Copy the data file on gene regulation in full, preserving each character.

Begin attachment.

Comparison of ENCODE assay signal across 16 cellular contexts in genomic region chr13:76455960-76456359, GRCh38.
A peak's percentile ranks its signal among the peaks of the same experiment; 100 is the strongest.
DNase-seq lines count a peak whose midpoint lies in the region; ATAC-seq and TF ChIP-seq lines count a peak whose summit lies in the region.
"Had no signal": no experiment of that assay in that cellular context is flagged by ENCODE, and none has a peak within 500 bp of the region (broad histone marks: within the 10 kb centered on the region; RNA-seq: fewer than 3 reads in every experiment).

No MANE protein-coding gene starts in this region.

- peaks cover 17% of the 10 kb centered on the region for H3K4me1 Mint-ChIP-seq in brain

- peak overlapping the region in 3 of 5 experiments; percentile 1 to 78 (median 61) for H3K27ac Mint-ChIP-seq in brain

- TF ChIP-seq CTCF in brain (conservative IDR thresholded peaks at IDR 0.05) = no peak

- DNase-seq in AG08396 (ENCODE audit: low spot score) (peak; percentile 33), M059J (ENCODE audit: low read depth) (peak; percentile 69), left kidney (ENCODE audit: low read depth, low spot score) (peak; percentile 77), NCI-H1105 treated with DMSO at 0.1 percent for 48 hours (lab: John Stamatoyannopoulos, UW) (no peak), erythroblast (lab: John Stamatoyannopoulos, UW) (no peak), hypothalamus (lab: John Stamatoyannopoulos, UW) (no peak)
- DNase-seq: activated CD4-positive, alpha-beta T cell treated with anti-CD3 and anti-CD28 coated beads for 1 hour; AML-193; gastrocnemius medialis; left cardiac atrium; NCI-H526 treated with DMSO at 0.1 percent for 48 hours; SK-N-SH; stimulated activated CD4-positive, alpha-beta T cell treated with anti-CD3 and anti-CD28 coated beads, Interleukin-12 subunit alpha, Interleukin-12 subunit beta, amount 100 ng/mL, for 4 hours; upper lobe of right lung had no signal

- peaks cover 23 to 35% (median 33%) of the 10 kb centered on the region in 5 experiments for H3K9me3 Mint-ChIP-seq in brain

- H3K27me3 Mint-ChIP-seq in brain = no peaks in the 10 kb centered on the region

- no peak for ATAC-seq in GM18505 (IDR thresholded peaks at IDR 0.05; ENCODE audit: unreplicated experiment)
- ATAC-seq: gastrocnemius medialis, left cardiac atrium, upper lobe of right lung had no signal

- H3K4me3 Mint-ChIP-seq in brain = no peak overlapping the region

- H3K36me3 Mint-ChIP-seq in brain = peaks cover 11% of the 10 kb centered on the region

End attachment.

Comparison of ENCODE assay signal across 16 cellular contexts in genomic region chr13:76455960-76456359, GRCh38.
A peak's percentile ranks its signal among the peaks of the same experiment; 100 is the strongest.
DNase-seq lines count a peak whose midpoint lies in the region; ATAC-seq and TF ChIP-seq lines count a peak whose summit lies in the region.
"Had no signal": no experiment of that assay in that cellular context is flagged by ENCODE, and none has a peak within 500 bp of the region (broad histone marks: within the 10 kb centered on the region; RNA-seq: fewer than 3 reads in every experiment).

No MANE protein-coding gene starts in this region.

- peaks cover 17% of the 10 kb centered on the region for H3K4me1 Mint-ChIP-seq in brain

- peak overlapping the region in 3 of 5 experiments; percentile 1 to 78 (median 61) for H3K27ac Mint-ChIP-seq in brain

- TF ChIP-seq CTCF in brain (conservative IDR thresholded peaks at IDR 0.05) = no peak

- DNase-seq in AG08396 (ENCODE audit: low spot score) (peak; percentile 33), M059J (ENCODE audit: low read depth) (peak; percentile 69), left kidney (ENCODE audit: low read depth, low spot score) (peak; percentile 77), NCI-H1105 treated with DMSO at 0.1 percent for 48 hours (lab: John Stamatoyannopoulos, UW) (no peak), erythroblast (lab: John Stamatoyannopoulos, UW) (no peak), hypothalamus (lab: John Stamatoyannopoulos, UW) (no peak)
- DNase-seq: activated CD4-positive, alpha-beta T cell treated with anti-CD3 and anti-CD28 coated beads for 1 hour; AML-193; gastrocnemius medialis; left cardiac atrium; NCI-H526 treated with DMSO at 0.1 percent for 48 hours; SK-N-SH; stimulated activated CD4-positive, alpha-beta T cell treated with anti-CD3 and anti-CD28 coated beads, Interleukin-12 subunit alpha, Interleukin-12 subunit beta, amount 100 ng/mL, for 4 hours; upper lobe of right lung had no signal

- peaks cover 23 to 35% (median 33%) of the 10 kb centered on the region in 5 experiments for H3K9me3 Mint-ChIP-seq in brain

- H3K27me3 Mint-ChIP-seq in brain = no peaks in the 10 kb centered on the region

- no peak for ATAC-seq in GM18505 (IDR thresholded peaks at IDR 0.05; ENCODE audit: unreplicated experiment)
- ATAC-seq: gastrocnemius medialis, left cardiac atrium, upper lobe of right lung had no signal

- H3K4me3 Mint-ChIP-seq in brain = no peak overlapping the region

- H3K36me3 Mint-ChIP-seq in brain = peaks cover 11% of the 10 kb centered on the region